Authorized Economic Operator status brings advantages and responsibi­lities

Dünya Executive - - BUSINESS BY LAW - SERCAN BAHADIR, PARTNER, EY [email protected]

With a new era in Turkish customs clearance techniques launched on Aug. 15, the famous “blue line” applicatio­n for importatio­n, which had great significan­ce for importers, is being abolished, thereby disappoint­ing expectatio­ns over its possible extension. Despite these expectatio­ns being heightened by low numbers of companies obtaining Authorized Economic Operator Status (AEOs) – which importers can now do – and the granting of an extension twice previously, the customs authority has already implemente­d its decision on the applicatio­n of convenient customs practices with AEOs in importatio­n.

The burden of work at the customs authority was expected to increase from Aug. 15 onwards due to the low number of companies that had obtained AEOs. Indeed, the import procedures, which should normally be handled in the blue line, began to be processed either in the red or yellow line upon cancellati­on of the blue line practice, which resulted in an increased workload in these lines. In fact, it has been observed that the companies that could not have obtained AEOs due to time restrictio­ns and other reasons still prefer to benefit from reduced importatio­n controls by obtaining an Authorized Economic Operator Status Certificat­e (AEOs C). The import procedures of these companies are completed by processing their customs declaratio­ns in the “yellow line,” i.e. through document checks only. This indicates that the burden of work will further increase.

The number of companies that had successful­ly completed the AEOs process as of Sept. 26 had reached 141, 126 of which are producer-importer companies. We think that this number will double or triple in a relatively short period of time, particular­ly upon the extension of the period of the “blue line applicatio­n” in the importatio­n practice. According to 2016 data, the number of companies using the blue line advantage for importatio­n was 922. We estimate that the majority of these companies will have AEOs within two to three years.

A new approach to customs clearance

AEO status only represents a green line and doesn’t allow for the completion of customs clearance procedures of the goods without being stopped at customs. In fact, this applicatio­n introduces a structural change to the rationale behind customs clearance. With the on-site customs clearance applicatio­n, all loading and unloading procedures of the goods are permitted to be carried out at pre-authorized locations. While the goods are at the on-site customs clearance area, a connection to the customs authority is establishe­d via the system and customs declaratio­ns are completed, after which the customs procedures are completed, again via the system.

Compliance w th leg slat on more mportant for AEOs

The main goal in the process of obtaining AEOs was holding onto advantages granted by the blue line applicatio­n. Many companies began the process of obtaining AEOs with this goal as their focus and concluded the process. A slight increase in import costs results in significan­t adversitie­s for companies, considerin­g that production depends on importatio­n; therefore this approach does not appear wrong in the short term.

Companies with AEOs must demonstrat­e full compliance

However, having AEOs also imposes a series of duties for companies in addition to the advantages. First of all, companies with AEOs are supposed to demonstrat­e full compliance with the legislatio­n in customs and foreign trade practices. They are expected to act in accordance with both current applicatio­ns and the changing legislatio­n, thus possess a systematic follow-up and business developmen­t discipline. In a sense, companies with AEOs are expected to carry out their foreign trade operations by empathizin­g with the customs authority.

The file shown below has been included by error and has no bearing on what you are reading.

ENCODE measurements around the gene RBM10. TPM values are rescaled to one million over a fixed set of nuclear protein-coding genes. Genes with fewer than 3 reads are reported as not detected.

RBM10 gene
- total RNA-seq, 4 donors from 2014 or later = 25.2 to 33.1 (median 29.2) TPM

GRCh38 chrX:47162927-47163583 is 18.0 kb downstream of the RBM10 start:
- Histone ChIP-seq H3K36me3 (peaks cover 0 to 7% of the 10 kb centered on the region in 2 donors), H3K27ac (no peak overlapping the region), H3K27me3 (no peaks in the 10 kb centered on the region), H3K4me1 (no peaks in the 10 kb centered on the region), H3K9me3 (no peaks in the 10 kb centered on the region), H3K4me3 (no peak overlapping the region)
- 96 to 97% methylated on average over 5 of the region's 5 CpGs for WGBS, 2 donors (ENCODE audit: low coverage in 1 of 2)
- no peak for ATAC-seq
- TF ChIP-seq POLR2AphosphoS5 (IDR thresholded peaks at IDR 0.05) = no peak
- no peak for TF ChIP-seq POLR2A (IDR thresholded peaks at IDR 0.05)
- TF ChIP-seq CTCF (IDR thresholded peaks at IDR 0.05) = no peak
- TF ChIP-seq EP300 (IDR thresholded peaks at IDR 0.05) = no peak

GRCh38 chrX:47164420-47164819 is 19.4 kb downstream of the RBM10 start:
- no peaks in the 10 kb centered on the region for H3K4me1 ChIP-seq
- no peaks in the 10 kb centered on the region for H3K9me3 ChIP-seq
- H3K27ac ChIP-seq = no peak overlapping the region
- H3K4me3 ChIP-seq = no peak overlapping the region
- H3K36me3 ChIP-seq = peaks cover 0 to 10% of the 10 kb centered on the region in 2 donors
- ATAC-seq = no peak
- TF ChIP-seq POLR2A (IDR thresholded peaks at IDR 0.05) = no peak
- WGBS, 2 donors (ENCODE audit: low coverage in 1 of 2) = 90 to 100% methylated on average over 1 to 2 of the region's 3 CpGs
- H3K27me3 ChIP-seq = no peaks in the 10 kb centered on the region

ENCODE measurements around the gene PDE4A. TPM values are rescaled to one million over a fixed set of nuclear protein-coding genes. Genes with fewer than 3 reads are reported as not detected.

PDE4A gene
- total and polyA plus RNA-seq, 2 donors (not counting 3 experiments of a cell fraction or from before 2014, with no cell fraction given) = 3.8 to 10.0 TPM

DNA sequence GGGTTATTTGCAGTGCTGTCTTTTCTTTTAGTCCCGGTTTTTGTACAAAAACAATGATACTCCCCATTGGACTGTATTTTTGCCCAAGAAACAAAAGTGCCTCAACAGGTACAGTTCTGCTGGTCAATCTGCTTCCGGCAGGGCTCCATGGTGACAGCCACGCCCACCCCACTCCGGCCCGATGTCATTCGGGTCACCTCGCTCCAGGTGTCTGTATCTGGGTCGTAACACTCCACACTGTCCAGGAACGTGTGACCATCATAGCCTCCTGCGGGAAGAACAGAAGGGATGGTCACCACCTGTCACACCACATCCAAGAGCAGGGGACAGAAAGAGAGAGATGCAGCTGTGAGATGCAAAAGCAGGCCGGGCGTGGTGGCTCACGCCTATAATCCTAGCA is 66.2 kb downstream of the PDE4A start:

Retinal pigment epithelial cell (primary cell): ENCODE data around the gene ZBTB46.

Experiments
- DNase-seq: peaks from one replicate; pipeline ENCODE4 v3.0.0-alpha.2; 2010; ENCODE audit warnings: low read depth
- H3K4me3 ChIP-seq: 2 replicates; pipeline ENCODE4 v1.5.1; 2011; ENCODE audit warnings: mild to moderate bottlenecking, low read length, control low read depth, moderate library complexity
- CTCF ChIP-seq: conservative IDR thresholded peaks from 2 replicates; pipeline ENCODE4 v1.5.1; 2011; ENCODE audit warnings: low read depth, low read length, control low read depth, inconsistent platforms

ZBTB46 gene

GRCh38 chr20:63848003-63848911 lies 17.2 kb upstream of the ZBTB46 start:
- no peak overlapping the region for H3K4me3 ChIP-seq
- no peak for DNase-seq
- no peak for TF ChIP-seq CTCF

On the other hand, companies with AEOs are followed up within the scope of “monitoring” activity by the customs authority. To be able to realize this follow-up, companies must update a form containing 108 questions every year and submit it to Regional Directorat­es. Furthermor­e, whether the conditions for AEOs and conditions required for additional permission­s and/or authoritie­s granted in relation with the certificat­e is checked again by Regional Directorat­es. For this purpose, companies with AEOs submit the documents that demonstrat­e their fulfillmen­t of these conditions to the Regional Directorat­e they are registered with once every three years, as if making an applicatio­n. An “operating report” is mentioned in the current regulation­s, within the scope of the “monitoring activity.” However, we know that a regulation has not been introduced to date concerning that matter and estimate that this part will be completed soon.

What should be done?

It has been observed that companies who previously owned a blue line are speeding up the process of obtaining AEOs now that the blue line applicatio­n has ended. However, companies either with or are planning to get AEOs need to carry their perspectiv­e of this status beyond having an advantageo­us examinatio­n green line in the mediumand long-term. The AEOs gives them the opportunit­y to carry out customs procedures at factories like the customs authority in a sense, thanks to the on-site customs clearance applicatio­ns.

On the other hand, the continuity of AEOs is as important as owning AEOs. The customs authority checks companies with AEOs periodical­ly, within the scope of the “monitoring activity.” Therefore, companies with AEOs should focus on the continuity of their certificat­es as well, and monitor whether the conditions are met, with a corporate awareness. Otherwise, their status might be suspended or they may lose their right.

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